Chapter 3 Tree dormancy

This chapter is brought to you by Dr. Erica Fadón, a researcher at HortiBonn from 2018-2021.

Dormancy in temperate fruit trees is a fascinating topic of which we still have a lot to discover before having a full understanding of the process. The main question on the minds of dormancy researchers is “how do trees know when to flower?” Perhaps the answer seems easy… in spring!!! But there is much more behind this… This chapter will help you understand dormancy and also develop the necessary skills with chillR to predict when trees will flower, even under the changing circumstances caused by global warming.

3.1 Learning goals for this lesson:

  • Learn about dormancy in temperate fruit trees
  • Be able to identify the phenological stages of a fruit tree and understand phenology data sets
  • Describe and compare the two methodologies (empirical and statistical) to identify the chilling and forcing periods of a certain cultivar

3.2 Introduction to dormancy

First things first! In this introductory video, you will get the basic knowledge of dormancy.

3.3 Dormancy physiology

Now I’ll give you a general overview of the most important physiological processes that occur during dormancy. Numerous approaches have tried to decipher the physiology of dormancy, but these efforts have usually remained relatively narrowly focused on particular regulatory or metabolic processes, recently integrated and linked by transcriptomic studies. We recently tried to synthesize existing knowledge on dormancy into a general conceptual framework to enhance dormancy comprehension. The proposed conceptual framework covers four physiological processes involved in dormancy progression:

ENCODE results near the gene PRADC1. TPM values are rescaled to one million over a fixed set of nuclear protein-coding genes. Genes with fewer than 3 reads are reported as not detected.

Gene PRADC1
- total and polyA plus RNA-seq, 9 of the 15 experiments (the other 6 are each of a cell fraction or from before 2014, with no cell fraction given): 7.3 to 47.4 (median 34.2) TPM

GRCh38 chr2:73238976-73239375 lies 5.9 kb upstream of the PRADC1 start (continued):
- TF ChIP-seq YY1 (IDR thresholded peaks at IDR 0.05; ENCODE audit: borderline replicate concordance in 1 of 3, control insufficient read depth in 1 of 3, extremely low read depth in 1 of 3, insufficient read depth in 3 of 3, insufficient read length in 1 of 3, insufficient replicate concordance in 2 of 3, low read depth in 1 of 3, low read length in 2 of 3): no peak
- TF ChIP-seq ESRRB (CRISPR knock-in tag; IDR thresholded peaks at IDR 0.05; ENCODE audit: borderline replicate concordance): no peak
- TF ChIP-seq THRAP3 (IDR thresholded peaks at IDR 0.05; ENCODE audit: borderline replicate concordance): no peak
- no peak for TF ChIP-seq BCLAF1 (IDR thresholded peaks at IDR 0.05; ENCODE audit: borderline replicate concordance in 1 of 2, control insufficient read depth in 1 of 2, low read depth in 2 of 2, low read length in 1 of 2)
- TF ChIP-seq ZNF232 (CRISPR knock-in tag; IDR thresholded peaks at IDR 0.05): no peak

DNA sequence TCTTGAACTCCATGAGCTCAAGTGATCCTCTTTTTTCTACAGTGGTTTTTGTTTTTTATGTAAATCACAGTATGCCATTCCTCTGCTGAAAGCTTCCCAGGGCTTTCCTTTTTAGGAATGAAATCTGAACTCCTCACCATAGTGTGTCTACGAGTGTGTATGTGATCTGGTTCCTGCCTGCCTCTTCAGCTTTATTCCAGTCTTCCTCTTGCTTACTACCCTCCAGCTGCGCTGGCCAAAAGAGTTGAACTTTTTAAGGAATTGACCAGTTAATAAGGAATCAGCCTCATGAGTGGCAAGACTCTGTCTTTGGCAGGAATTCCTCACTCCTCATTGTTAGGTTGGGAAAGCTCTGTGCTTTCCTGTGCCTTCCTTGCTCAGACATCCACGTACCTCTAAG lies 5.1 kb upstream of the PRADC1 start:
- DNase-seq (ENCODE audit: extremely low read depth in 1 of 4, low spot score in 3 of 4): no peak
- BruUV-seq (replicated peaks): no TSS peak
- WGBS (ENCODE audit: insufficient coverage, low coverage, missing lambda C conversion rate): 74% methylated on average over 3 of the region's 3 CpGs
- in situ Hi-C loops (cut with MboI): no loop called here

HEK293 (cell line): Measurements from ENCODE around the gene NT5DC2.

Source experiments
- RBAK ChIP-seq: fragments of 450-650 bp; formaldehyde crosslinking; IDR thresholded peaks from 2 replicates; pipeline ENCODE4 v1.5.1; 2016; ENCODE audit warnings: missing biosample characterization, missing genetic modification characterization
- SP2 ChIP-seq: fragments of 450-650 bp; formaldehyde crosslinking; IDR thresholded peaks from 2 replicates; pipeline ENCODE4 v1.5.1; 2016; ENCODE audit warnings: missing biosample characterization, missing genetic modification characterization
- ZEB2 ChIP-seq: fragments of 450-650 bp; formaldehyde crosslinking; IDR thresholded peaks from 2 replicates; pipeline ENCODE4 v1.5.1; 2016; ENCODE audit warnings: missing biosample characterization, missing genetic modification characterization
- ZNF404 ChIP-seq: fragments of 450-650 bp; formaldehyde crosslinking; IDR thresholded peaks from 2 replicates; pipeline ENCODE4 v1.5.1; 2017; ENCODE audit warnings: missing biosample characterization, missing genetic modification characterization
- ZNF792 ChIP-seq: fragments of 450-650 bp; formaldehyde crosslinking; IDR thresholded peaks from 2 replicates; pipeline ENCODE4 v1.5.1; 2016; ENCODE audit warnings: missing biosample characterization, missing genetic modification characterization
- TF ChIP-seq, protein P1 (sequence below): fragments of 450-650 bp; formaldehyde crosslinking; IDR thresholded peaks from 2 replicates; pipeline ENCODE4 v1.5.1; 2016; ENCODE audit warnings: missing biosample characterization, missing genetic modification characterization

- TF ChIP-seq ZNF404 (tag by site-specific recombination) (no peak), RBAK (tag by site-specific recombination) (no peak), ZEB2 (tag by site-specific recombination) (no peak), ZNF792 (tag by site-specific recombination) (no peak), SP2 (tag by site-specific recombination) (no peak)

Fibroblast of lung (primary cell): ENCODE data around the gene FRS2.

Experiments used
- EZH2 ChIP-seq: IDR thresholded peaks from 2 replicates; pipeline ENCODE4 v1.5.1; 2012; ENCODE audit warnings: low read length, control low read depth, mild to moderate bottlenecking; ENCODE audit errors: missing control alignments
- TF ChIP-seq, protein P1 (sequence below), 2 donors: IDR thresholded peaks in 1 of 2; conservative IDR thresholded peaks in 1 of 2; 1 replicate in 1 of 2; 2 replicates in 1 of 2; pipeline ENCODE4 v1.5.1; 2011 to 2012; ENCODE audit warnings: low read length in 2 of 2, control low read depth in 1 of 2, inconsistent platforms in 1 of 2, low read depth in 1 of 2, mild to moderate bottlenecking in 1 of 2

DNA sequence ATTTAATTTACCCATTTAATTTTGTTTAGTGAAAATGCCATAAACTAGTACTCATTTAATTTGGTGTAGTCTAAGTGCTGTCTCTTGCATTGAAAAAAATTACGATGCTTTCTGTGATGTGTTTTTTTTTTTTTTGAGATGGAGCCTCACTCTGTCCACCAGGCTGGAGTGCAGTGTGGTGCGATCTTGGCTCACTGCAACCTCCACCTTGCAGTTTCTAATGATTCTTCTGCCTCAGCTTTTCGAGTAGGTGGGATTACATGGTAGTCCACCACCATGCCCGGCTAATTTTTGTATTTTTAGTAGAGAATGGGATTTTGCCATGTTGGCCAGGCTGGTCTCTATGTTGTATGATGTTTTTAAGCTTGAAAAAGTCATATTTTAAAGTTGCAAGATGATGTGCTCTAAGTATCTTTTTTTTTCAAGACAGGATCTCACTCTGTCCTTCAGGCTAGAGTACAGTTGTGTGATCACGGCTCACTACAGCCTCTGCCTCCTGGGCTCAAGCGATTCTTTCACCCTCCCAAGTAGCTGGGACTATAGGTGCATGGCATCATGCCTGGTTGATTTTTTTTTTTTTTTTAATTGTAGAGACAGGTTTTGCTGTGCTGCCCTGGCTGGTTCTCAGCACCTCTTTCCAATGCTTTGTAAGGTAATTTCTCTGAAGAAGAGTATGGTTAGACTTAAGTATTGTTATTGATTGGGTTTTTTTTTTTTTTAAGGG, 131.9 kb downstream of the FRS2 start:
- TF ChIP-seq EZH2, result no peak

1. transport at both whole-plant and cellular level
  2. phytohormone dynamics
  3. genetic and epigenetic regulation
  4. dynamics of nonstructural carbohydrates

We merged the regulatory levels into a seasonal framework integrating the environmental signals (i.e., temperature and photoperiod) that trigger each dormancy phase.

Also check out our paper on the conceptual model of tree dormancy (Fadón et al., 2020)

3.4 Experimental and statistical determination of the chilling and forcing periods

Dormancy presents two phases during which temperatures have opposite effects on flowering. High chill accumulation during endodormancy advances flowering dates, but similarly cool temperatures during ecodormancy may cause flowering delays. So how can we differentiate between these phases that occur while tree buds remain in the same developmental stage?

3.5 Phenology record and BBCH scale

In this module, you will eventually work with phenology data sets. We’ll mostly focus on just one stage, usually budbreak, but trees go through many more developmental stages over the course of the year. These are usually referred to by a number code. The next video is about what these numbers indicate. It is important to know how to relate these stage numbers to images of trees full of flowers, trees with yellowish leaves, or trees with lots of sweet fruits ready to be eaten!

Exercises on tree dormancy

Please document all results of the following assignments in your learning logbook.

  1. Put yourself in the place of a breeder who wants to calculate the temperature requirements of a newly released cultivar. Which method will you use to calculate the chilling and forcing periods? Please justify your answer.
  2. Which are the advantages (2) of the BBCH scale compared with earlies scales?
  3. Classify the following phenological stages of sweet cherry according to the BBCH scale:
Phenological stages of cherry
Phenological stages of cherry


Fadón E, Fernandez E, Behn H & Luedeling E. (2020). A conceptual framework for winter dormancy in deciduous trees. Agronomy, 10(2), 241. doi: 10.3390/agronomy10020241